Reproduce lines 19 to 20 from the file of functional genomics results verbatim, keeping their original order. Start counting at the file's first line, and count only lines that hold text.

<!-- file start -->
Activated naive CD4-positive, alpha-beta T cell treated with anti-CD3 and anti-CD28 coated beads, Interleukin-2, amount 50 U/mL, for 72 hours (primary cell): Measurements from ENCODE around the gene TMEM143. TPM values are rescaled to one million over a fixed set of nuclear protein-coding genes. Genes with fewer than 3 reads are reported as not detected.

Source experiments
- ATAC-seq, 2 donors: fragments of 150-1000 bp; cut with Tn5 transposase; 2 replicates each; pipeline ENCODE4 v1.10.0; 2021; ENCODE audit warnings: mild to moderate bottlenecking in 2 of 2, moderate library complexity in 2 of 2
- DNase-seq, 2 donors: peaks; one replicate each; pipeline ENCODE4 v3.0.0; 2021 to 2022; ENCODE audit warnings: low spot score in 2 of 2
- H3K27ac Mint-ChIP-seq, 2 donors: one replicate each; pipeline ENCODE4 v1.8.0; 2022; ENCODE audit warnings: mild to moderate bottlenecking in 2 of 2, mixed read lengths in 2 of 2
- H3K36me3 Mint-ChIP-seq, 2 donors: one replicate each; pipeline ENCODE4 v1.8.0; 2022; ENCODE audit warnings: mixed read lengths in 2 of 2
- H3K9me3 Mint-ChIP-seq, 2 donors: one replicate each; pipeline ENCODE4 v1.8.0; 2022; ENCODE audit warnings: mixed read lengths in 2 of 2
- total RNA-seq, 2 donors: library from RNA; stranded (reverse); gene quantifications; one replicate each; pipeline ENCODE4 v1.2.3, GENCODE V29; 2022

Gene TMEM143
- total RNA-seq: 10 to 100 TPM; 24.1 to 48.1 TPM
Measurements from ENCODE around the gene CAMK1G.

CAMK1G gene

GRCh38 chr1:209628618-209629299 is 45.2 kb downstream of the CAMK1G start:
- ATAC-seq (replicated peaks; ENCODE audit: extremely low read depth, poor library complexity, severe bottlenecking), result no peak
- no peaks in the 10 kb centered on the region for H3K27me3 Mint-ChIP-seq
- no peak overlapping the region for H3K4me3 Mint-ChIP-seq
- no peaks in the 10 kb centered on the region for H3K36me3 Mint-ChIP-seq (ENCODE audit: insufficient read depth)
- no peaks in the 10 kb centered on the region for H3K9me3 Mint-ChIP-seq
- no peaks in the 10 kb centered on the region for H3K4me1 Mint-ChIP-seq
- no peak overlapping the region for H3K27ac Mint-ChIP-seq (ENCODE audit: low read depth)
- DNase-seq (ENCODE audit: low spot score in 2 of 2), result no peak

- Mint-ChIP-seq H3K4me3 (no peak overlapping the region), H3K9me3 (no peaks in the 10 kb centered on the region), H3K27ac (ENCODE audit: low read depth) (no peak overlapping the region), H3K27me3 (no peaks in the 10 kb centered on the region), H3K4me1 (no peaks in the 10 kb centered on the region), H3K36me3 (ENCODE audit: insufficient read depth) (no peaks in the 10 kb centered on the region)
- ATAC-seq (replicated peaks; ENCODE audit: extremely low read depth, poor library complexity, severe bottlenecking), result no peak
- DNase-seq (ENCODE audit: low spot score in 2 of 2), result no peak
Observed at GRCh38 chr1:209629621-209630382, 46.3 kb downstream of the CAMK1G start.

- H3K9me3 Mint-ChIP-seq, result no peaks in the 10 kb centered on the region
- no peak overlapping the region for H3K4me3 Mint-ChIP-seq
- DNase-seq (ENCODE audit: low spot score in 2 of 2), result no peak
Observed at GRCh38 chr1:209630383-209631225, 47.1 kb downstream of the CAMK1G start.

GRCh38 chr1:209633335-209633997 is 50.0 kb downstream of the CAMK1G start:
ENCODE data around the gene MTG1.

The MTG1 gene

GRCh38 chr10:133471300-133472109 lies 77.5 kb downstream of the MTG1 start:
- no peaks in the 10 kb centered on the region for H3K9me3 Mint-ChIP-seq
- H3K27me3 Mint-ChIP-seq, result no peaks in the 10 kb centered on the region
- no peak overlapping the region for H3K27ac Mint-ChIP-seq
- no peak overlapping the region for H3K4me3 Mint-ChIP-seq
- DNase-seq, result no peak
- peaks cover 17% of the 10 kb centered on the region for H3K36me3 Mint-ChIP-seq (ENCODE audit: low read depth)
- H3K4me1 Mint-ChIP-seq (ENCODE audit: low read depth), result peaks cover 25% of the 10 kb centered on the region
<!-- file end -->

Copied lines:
- no peaks in the 10 kb centered on the region for H3K4me1 Mint-ChIP-seq
- no peak overlapping the region for H3K27ac Mint-ChIP-seq (ENCODE audit: low read depth)